The NATO-led Stabilization Force (SFOR) in Bosnia continues an intensive search today for war crimes suspect Radovan Karadzic in the eastern Bosnian town of Pale. Since the end of the Bosnian war in 1995, the Bosnian Serb wartime leader and his military commander Ratko Mladic have managed to slip through repeated nets set for them. RFE/RL reports that people are asking why it is that the two fugitives remain at large.
Prague, 12 January 2004 (RFE/RL) -- For eight years, Radovan Karadzic and Ratko Mladic have been playing cat-and-mouse with international troops in Bosnia.
The two men -- one the Bosnian Serbs' wartime leader, the other his military commander -- stand at the top of the list of most-wanted suspects for the UN International Criminal Tribunal for the former Yugoslavia. Prosecutors have indicted them on charges of genocide and war crimes during the 1992-95 war, for the siege of Sarajevo, and the July 1995 massacre of more than 7,000 Bosnian Muslims in Srebrenica.
Karadzic is believed to be hiding in eastern Bosnia and neighboring Montenegro. Mladic is usually said to be holed up in Serbia. Authorities in Serbia and Montenegro deny any knowledge of the suspects' whereabouts.
A spokesman for the NATO-led Stabilization Force (SFOR) in Bosnia, Lieutenant Colonel Julian Bower, says that as of this morning, a search operation in Pale was in its third consecutive day. He says authorities will decide whether to pull out after they have sifted through all available information.
"At the moment we have a number of checkpoints out. There are no searches going on at the moment but we are doing an evaluation of the information we have," Bower said.
Some 200 peacekeepers have been searching for Karadzic since 10 January in the Bosnian Serbs' wartime stronghold near Sarajevo. The weekend operation is believed to be the biggest SFOR operation in the past 18 months.
Reports said SFOR began this latest operation after receiving a tip that Karadzic had recently made contact with his family. The troops searched his family home in Pale. They failed to find the fugitive war crimes suspect there, but seized ammunition and documents from the house. Karadzic's wife Liljana denied any recent contact with her husband.
SFOR also searched local medical facilities and the local church, apparently on another tip that Karadzic -- or possibly Mladic -- might have sought medical assistance for an injury.
SFOR spokesman Bower says the current operation differs from previous searches in that it is the first truly joint operation conducted with local police. Local authorities had been unwilling to help track down the war crimes suspects, whom many in Bosnia's Serb entity still consider war heroes.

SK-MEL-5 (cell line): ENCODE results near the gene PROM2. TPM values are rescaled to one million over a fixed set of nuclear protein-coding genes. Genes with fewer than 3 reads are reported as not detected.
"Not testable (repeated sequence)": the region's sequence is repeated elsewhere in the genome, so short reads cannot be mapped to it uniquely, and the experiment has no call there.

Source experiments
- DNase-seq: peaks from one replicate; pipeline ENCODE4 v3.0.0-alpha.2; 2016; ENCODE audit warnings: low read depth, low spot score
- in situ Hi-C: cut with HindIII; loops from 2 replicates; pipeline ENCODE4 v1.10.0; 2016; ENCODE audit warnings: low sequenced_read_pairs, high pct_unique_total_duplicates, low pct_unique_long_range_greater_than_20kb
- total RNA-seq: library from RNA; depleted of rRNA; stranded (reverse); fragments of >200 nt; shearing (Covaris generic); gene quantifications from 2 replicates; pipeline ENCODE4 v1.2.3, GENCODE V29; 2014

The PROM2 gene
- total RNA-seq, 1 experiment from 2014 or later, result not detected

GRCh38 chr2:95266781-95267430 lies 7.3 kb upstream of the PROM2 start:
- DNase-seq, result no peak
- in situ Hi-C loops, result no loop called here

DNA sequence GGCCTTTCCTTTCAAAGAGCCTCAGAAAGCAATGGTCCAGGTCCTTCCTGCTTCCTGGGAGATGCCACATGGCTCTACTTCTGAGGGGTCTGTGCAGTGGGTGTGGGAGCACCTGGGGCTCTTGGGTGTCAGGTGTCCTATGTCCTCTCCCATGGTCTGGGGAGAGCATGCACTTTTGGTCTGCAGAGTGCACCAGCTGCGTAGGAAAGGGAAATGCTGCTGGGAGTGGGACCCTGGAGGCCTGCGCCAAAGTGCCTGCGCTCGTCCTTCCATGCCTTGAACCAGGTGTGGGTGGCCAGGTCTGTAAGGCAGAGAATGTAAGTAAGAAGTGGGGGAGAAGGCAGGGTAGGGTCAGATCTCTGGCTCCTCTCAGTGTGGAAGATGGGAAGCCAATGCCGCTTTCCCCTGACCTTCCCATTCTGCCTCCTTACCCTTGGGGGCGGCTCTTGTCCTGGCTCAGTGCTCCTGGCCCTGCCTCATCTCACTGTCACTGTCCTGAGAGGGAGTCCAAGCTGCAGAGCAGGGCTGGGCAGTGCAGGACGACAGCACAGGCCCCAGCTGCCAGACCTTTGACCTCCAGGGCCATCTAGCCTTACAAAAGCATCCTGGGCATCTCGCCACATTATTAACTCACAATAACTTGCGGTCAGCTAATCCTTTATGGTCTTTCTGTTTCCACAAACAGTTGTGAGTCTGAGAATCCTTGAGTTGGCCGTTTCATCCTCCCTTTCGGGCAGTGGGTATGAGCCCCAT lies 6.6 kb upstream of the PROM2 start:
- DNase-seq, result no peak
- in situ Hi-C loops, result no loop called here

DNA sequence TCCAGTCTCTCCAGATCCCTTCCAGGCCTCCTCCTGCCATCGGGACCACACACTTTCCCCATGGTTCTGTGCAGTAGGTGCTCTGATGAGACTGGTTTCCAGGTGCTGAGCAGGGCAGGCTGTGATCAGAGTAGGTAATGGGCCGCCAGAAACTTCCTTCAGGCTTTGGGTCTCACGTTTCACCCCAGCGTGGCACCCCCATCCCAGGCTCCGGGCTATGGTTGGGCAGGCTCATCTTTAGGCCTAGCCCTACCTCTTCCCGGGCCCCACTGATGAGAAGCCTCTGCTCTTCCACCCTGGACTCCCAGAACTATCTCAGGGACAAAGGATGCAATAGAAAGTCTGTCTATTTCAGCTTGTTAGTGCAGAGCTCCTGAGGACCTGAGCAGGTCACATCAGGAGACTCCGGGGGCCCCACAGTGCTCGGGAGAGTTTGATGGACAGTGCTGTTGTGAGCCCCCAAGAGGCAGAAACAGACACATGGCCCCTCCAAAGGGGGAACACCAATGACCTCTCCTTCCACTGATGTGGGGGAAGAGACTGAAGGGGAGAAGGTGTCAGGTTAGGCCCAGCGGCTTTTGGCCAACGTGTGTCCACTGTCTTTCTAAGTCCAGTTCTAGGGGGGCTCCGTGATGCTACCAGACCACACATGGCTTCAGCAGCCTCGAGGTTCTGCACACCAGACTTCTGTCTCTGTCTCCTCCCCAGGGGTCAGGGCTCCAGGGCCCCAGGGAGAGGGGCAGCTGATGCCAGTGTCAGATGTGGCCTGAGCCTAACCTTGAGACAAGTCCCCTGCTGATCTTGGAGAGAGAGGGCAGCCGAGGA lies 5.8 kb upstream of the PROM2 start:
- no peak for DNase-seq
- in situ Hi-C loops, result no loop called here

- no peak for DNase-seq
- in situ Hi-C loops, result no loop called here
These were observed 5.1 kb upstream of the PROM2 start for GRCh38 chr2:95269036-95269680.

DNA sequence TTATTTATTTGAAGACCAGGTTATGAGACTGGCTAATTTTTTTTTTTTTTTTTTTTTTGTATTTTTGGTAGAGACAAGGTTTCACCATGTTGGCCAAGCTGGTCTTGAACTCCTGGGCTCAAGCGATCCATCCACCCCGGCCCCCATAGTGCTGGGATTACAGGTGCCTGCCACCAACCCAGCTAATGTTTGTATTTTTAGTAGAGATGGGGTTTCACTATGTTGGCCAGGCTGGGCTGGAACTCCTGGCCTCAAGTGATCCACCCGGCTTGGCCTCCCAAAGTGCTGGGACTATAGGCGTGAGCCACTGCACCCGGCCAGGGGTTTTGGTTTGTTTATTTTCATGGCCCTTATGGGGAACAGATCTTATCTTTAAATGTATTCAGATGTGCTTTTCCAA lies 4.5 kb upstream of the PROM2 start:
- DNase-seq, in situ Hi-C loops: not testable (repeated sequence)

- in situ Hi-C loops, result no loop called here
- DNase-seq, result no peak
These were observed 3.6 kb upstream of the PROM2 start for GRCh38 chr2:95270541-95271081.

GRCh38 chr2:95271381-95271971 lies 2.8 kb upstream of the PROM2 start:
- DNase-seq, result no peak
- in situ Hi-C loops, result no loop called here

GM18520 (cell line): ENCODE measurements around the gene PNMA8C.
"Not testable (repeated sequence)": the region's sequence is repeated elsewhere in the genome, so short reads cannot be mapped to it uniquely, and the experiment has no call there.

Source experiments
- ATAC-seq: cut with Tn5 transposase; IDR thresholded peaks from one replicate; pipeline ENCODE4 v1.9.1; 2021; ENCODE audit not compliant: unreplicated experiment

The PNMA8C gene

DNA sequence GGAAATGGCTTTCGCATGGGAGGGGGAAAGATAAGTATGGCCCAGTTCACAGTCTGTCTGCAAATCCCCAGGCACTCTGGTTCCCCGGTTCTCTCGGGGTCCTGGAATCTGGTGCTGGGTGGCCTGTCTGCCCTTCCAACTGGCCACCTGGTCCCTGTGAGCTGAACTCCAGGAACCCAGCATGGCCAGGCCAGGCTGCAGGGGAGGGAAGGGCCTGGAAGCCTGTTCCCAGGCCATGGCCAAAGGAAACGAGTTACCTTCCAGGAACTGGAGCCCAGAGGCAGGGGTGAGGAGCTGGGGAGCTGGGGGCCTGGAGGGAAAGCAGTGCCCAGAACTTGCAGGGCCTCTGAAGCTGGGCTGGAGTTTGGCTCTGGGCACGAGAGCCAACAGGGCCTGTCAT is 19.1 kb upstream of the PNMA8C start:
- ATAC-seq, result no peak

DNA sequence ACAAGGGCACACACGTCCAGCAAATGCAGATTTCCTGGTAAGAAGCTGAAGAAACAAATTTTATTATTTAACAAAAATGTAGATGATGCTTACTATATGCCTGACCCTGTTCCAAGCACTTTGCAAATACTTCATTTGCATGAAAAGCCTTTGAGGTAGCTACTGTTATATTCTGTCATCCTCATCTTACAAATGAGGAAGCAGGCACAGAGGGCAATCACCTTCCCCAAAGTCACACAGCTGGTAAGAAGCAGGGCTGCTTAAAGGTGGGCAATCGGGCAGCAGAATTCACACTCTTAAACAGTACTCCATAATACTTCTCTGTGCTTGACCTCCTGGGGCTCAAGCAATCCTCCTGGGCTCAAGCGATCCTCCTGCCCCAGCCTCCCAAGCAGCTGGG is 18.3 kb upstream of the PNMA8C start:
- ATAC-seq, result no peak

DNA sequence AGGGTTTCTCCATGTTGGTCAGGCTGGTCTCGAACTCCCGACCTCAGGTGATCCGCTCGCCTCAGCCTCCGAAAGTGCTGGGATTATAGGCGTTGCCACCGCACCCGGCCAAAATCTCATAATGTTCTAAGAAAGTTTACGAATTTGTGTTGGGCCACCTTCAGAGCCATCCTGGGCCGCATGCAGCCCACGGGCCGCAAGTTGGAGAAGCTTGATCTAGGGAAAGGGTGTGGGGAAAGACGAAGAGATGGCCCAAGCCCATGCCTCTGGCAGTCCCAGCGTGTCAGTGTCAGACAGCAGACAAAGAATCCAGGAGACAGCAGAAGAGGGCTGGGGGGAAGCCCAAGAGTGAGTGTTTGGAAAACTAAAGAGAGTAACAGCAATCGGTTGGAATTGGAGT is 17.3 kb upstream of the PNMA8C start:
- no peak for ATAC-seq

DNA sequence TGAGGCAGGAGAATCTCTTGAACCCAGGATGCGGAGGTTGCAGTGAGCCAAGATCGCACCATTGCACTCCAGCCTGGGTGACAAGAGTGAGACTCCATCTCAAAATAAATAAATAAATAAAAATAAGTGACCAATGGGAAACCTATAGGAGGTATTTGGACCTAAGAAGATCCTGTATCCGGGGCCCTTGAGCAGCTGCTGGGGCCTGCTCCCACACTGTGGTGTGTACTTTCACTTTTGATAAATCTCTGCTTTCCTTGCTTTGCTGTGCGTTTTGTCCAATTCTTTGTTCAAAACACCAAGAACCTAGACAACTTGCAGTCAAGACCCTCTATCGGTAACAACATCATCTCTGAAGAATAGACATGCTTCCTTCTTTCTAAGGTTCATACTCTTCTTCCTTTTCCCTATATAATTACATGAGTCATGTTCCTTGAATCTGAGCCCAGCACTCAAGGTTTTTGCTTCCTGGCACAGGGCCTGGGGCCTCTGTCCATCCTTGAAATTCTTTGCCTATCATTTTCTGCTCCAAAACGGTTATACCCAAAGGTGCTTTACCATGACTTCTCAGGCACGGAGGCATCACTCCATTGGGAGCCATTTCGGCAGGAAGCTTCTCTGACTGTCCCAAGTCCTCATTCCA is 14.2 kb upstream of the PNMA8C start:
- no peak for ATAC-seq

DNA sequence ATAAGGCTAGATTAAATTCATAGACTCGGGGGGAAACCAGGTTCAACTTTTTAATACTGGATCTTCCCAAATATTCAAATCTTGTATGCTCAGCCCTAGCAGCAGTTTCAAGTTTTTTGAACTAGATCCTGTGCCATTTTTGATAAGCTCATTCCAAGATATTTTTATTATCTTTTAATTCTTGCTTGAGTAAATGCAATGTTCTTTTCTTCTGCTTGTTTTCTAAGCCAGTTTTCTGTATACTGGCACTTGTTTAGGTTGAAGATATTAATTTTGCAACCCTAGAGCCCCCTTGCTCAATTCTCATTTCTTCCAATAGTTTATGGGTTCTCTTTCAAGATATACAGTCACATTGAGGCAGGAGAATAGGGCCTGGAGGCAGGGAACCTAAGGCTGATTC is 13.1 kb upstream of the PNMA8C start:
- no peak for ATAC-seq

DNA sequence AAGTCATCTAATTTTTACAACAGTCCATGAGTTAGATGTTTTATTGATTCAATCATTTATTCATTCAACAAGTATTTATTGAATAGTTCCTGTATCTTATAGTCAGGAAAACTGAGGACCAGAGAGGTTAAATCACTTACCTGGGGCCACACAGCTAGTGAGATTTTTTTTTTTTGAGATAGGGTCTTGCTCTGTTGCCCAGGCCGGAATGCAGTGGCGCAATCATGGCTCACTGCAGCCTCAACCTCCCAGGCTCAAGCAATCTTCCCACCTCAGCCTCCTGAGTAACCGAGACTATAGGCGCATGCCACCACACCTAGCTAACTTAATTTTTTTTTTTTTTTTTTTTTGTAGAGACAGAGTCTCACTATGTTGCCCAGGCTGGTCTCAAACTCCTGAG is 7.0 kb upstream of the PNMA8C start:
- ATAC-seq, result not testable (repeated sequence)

Bower said the ongoing operation in Pale also differs from previous actions because of the detailed house searches involved. "It is certainly the first time in recent years that we have actually gone into the houses and searched in some detail," he said. "In the past, we have made visits to the houses, but we haven't gone and searched the houses in that detail."
The spokesman says international peacekeepers are satisfied with Bosnian Serb police cooperation, which, he says, made the job easier. "Working as a team has enabled the job to be done in a most professional way. If I could give an example of that: for instance, when we went to a local hospital on [10 January] and there were people from [the Interior Ministry] and people from SFOR, [it] was a lot easier to go and do the operation in a sensitive manner if you have people from the local police force with you," Bower said.
Then why is it that Karadzic, and Mladic, have been able to avoid capture for so long? The question has often been asked in the past, and even more so following the capture of former Iraqi President Saddam Hussein.
U.S. soldiers dragged Hussein out of his hiding place in the north of Iraq in a dramatic operation last month. If the United States could find and arrest Hussein in a country as big as Iraq, why couldn't SFOR troops do the same with Karadzic and Mladic in a tiny Balkan nation? The United States offered a reward of $25 million for information leading to Hussein's arrest. Informers in Bosnia also have been offered a reward, $5 million, for the capture of Karadzic and Mladic.
Spokesman Bower says catching Karadzic and Mladic is the responsibility not just of the international community and SFOR but, more importantly, of the Bosnian Serb authorities. Under the Dayton peace accords that ended the Bosnian war, they are obliged to track down and arrest war crimes suspects.
"The information is out there," Bower said. "Some people in Bosnia must know where these people are because they are being supported by someone and these people have got to be identified, and it's got to be a team effort. And the lead people on that team are the authorities of Bosnia-Herzegovina."
SFOR confirms that the searchers detained two people during the weekend operation in Pale, but has not revealed their names. Local reports said the two men -- one of them a former Bosnian Serb special police officer -- were known as Karadzic supporters.
Bosnian Muslims are disappointed and discouraged by SFOR's fruitless efforts to apprehend Karadzic and Mladic. The Associated Press quoted Amor Masovic, who heads the Muslim Commission for Missing Persons, as saying that the ongoing operation is just a "fun show for the public and a circus." He added, "They will never arrest Karadzic."